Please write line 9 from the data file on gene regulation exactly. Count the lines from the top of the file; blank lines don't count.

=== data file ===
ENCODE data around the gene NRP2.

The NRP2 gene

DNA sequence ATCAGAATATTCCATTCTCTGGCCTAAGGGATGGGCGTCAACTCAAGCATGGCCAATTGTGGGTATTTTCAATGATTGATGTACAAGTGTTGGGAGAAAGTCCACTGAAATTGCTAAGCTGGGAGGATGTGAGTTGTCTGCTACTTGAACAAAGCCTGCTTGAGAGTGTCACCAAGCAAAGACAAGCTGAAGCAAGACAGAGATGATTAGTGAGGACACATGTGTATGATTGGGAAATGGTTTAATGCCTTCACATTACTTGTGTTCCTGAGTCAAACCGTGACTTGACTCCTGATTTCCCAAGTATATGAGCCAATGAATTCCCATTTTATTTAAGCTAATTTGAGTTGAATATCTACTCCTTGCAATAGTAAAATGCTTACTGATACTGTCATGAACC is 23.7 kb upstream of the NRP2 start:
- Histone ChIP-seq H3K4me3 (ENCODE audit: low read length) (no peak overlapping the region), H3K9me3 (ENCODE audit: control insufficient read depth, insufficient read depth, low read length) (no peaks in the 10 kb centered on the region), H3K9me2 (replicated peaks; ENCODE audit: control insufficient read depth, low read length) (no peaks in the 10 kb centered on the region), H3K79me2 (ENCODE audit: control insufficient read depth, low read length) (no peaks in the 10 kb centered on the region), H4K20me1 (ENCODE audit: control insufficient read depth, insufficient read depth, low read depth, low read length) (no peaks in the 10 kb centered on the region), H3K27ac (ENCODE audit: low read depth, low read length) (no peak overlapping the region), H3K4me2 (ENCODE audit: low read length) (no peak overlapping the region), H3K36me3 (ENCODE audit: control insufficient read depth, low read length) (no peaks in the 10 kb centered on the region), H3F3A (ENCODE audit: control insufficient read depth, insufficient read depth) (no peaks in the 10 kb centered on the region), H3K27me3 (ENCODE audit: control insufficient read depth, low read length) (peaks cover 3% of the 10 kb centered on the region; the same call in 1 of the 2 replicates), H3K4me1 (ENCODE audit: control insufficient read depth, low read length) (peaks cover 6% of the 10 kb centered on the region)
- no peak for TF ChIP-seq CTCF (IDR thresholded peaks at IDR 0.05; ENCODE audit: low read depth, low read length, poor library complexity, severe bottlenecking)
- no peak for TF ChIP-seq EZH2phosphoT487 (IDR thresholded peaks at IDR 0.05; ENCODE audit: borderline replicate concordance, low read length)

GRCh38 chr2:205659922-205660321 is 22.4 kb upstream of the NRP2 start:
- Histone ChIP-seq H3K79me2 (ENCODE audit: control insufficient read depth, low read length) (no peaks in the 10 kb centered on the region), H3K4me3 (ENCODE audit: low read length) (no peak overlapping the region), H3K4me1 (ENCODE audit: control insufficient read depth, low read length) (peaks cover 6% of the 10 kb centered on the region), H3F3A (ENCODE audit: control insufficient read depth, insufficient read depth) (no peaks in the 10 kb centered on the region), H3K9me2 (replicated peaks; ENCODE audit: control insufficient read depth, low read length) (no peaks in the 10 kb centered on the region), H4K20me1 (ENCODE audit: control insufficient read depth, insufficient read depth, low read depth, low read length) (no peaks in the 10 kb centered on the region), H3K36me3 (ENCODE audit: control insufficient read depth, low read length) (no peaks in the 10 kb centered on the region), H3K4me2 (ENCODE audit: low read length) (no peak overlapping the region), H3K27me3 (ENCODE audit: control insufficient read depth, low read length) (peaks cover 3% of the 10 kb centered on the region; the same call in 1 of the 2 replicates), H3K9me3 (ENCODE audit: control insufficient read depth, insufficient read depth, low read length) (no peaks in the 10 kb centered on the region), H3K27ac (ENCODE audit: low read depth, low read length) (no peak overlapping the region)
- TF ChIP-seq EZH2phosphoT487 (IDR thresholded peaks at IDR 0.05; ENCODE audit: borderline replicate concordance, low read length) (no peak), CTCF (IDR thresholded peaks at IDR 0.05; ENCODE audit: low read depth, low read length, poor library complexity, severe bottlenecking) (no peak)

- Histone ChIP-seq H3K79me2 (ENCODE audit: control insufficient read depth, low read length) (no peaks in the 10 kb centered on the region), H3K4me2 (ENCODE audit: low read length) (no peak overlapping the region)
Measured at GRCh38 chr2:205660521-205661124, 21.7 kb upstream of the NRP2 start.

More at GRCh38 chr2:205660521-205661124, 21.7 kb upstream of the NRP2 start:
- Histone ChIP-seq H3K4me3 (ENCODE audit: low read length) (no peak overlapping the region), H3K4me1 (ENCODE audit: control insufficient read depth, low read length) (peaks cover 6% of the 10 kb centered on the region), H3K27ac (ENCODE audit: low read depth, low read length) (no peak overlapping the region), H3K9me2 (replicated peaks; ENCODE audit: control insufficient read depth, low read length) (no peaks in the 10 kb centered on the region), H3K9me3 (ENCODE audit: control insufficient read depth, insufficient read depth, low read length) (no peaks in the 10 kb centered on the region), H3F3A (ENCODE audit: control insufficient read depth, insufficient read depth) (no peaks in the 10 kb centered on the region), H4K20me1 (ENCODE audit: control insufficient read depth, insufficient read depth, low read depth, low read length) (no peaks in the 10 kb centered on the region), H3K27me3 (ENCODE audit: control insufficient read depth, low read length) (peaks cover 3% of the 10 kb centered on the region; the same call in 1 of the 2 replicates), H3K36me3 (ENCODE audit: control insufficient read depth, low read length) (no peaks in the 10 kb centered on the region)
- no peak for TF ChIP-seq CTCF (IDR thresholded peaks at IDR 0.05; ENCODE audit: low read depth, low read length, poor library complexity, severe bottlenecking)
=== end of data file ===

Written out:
- TF ChIP-seq EZH2phosphoT487 (IDR thresholded peaks at IDR 0.05; ENCODE audit: borderline replicate concordance, low read length) (no peak), CTCF (IDR thresholded peaks at IDR 0.05; ENCODE audit: low read depth, low read length, poor library complexity, severe bottlenecking) (no peak)